These sentiments were expressed in a MoF letter to the Ministry of Construction (MoC) regarding Hancorp’s financial status and business performance in 2016.
In 2016, Hancorp had revenue of VND2,776 billion (US$122.4 million), of which real estate and construction sectors accounted for 94 per cent. Hancorp's profit in 2016 reached VND128 billion (US$5.6 million). According to MoF, Hancorp’s total outsourcing investment is VND1.28 trillion (US$56.4 million).
However, MoF expressed displeasure with the results, especially the high debt to equity ratios of some Hancorp subsidiaries including Hanoi Construction Investment JSC No. 01, Hantech One Member LCC, Tay Ho Construction and Housing Investment JSC.
According to MoF, in 2016, Hancorp received a dividend of VND33.8 billion (US$1.5 million) of which some associate companies and two subsidiaries accounted for over VND28 billion (US$1.2 million) and VND5.8 billion (US$255,788), respectively.
Hancorp’s outsourcing investment, according to MoF, is not profitable due to the low dividend yield (2.6 per cent/total outsourcing investment). Hancorp’s investment capital is focused mainly on associate companies and other long-term investments which Hancorp is not entitled to control, potentially leading to capital loss.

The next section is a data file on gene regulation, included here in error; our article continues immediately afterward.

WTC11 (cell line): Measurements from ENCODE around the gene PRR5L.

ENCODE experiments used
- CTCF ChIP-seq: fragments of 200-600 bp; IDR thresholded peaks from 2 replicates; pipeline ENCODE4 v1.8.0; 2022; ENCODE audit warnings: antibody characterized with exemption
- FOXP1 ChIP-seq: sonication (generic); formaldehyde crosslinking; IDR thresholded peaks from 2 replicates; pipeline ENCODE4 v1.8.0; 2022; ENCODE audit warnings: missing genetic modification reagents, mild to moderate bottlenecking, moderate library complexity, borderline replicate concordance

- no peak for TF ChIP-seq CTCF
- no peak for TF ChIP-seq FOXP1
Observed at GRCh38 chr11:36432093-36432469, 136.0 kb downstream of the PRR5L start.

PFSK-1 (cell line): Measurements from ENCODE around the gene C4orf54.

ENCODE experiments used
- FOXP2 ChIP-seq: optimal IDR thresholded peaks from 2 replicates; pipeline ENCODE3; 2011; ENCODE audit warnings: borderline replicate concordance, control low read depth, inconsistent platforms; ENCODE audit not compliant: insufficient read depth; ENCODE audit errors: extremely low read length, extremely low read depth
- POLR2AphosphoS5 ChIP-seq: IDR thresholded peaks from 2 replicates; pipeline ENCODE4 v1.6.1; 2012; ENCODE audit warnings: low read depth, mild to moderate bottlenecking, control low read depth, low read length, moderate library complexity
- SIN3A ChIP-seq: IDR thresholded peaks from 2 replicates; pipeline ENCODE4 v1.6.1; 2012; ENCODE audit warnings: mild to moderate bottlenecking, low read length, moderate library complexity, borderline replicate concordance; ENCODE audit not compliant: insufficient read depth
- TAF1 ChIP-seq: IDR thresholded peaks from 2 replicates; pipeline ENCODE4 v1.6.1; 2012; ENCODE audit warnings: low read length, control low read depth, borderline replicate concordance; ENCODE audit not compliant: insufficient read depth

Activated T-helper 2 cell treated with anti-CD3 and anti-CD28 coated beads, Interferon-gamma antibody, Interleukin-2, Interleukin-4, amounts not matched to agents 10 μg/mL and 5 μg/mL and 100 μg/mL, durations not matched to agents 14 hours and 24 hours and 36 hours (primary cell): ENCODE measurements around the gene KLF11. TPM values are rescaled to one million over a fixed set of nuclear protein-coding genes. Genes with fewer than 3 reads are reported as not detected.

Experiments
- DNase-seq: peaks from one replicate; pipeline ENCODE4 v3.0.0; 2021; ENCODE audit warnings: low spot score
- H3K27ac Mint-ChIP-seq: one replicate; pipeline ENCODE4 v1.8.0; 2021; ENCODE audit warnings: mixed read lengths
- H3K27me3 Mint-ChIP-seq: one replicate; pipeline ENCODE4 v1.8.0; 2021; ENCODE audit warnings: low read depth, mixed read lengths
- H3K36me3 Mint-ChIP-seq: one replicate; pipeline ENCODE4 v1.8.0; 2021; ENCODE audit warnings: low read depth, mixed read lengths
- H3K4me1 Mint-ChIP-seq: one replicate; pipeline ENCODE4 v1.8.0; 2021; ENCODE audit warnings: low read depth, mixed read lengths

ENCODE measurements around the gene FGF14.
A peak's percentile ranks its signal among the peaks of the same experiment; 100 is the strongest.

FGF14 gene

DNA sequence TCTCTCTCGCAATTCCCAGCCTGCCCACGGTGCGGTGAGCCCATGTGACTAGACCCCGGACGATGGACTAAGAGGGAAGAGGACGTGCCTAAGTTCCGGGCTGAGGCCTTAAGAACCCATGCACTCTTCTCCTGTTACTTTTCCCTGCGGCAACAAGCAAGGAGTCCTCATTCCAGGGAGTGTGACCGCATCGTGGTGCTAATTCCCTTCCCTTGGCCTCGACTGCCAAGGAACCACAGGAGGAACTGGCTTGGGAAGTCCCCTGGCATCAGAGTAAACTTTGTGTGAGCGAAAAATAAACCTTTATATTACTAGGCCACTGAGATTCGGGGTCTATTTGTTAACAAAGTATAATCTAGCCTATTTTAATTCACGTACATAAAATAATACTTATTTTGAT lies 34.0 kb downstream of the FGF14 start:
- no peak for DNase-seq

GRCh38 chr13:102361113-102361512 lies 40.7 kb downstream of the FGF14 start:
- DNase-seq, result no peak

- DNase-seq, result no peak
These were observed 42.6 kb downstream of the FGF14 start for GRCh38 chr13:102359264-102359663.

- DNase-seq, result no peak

Regarding assets and receivable debts, as of December 31, 2016, Hancorp’s total assets was VND6.56 trillion (US$289 million) of which receivables amount to VND3,341 billion, equaling 51 per cent and 2.2 times higher than the Hancorp’s equity (US$147.3 million).
Some companies have debts overdue more than a year such as Investment and Construction Development JSC (US$44.9 million), Deo Ca Investment JSC (US$157.5 million), Phu My Construction Investment JSC (US$285.5 million).
However, the balance of provision for bad debts of Hancorp is only VND157 million (US$6,923). As of December 31, 2016, the current ratio was 1.45 and the quick ratio was 0.07.
MoF stated: "Although Hancorp’s short-term debt-paying ability is guaranteed; however, the thing that the receivable debts account for a large proportion in the structure of assets and liquidity ratio is low will make Hancorp difficult to pay due debts in case the investor makes late payment or Hancorp’s business is unfavorable."
As a result, MoF requested that MoC should inspect and review Hancorp’s outsourcing investments to reduce the ineffective investments.
In particular, pursuant to Prime Minister’s Decision No. 58 dated December 28, 2016 on the criteria to classify state-owned companies, companies with state ownership, and the list of state-owned companies that will be restructured in 2016-2020, Hancorp is not eligible to be held by the State. Therefore, MoF asked MoC to speed up the divestment in this company.